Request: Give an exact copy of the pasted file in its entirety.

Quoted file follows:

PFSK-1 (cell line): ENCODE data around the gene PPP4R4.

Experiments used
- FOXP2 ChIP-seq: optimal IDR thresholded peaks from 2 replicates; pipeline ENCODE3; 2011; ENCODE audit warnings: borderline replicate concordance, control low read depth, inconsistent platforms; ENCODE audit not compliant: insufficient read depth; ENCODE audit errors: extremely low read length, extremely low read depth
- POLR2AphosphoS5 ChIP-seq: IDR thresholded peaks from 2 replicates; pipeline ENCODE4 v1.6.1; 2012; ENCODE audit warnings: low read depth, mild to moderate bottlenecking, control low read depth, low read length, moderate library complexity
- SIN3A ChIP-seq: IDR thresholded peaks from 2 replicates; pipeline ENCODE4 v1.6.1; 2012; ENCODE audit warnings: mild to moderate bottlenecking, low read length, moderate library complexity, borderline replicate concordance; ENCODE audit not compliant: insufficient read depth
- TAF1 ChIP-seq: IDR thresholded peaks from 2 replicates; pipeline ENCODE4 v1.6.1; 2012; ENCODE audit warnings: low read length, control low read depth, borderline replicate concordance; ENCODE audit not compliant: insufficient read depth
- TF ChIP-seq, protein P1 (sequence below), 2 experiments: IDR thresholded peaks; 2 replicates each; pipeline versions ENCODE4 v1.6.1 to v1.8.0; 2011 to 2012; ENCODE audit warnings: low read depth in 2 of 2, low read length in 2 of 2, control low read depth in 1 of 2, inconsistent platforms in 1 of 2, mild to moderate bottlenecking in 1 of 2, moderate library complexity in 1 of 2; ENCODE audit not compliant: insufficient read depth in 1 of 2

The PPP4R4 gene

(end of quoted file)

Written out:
PFSK-1 (cell line): ENCODE data around the gene PPP4R4.

Experiments used
- FOXP2 ChIP-seq: optimal IDR thresholded peaks from 2 replicates; pipeline ENCODE3; 2011; ENCODE audit warnings: borderline replicate concordance, control low read depth, inconsistent platforms; ENCODE audit not compliant: insufficient read depth; ENCODE audit errors: extremely low read length, extremely low read depth
- POLR2AphosphoS5 ChIP-seq: IDR thresholded peaks from 2 replicates; pipeline ENCODE4 v1.6.1; 2012; ENCODE audit warnings: low read depth, mild to moderate bottlenecking, control low read depth, low read length, moderate library complexity
- SIN3A ChIP-seq: IDR thresholded peaks from 2 replicates; pipeline ENCODE4 v1.6.1; 2012; ENCODE audit warnings: mild to moderate bottlenecking, low read length, moderate library complexity, borderline replicate concordance; ENCODE audit not compliant: insufficient read depth
- TAF1 ChIP-seq: IDR thresholded peaks from 2 replicates; pipeline ENCODE4 v1.6.1; 2012; ENCODE audit warnings: low read length, control low read depth, borderline replicate concordance; ENCODE audit not compliant: insufficient read depth
- TF ChIP-seq, protein P1 (sequence below), 2 experiments: IDR thresholded peaks; 2 replicates each; pipeline versions ENCODE4 v1.6.1 to v1.8.0; 2011 to 2012; ENCODE audit warnings: low read depth in 2 of 2, low read length in 2 of 2, control low read depth in 1 of 2, inconsistent platforms in 1 of 2, mild to moderate bottlenecking in 1 of 2, moderate library complexity in 1 of 2; ENCODE audit not compliant: insufficient read depth in 1 of 2

The PPP4R4 gene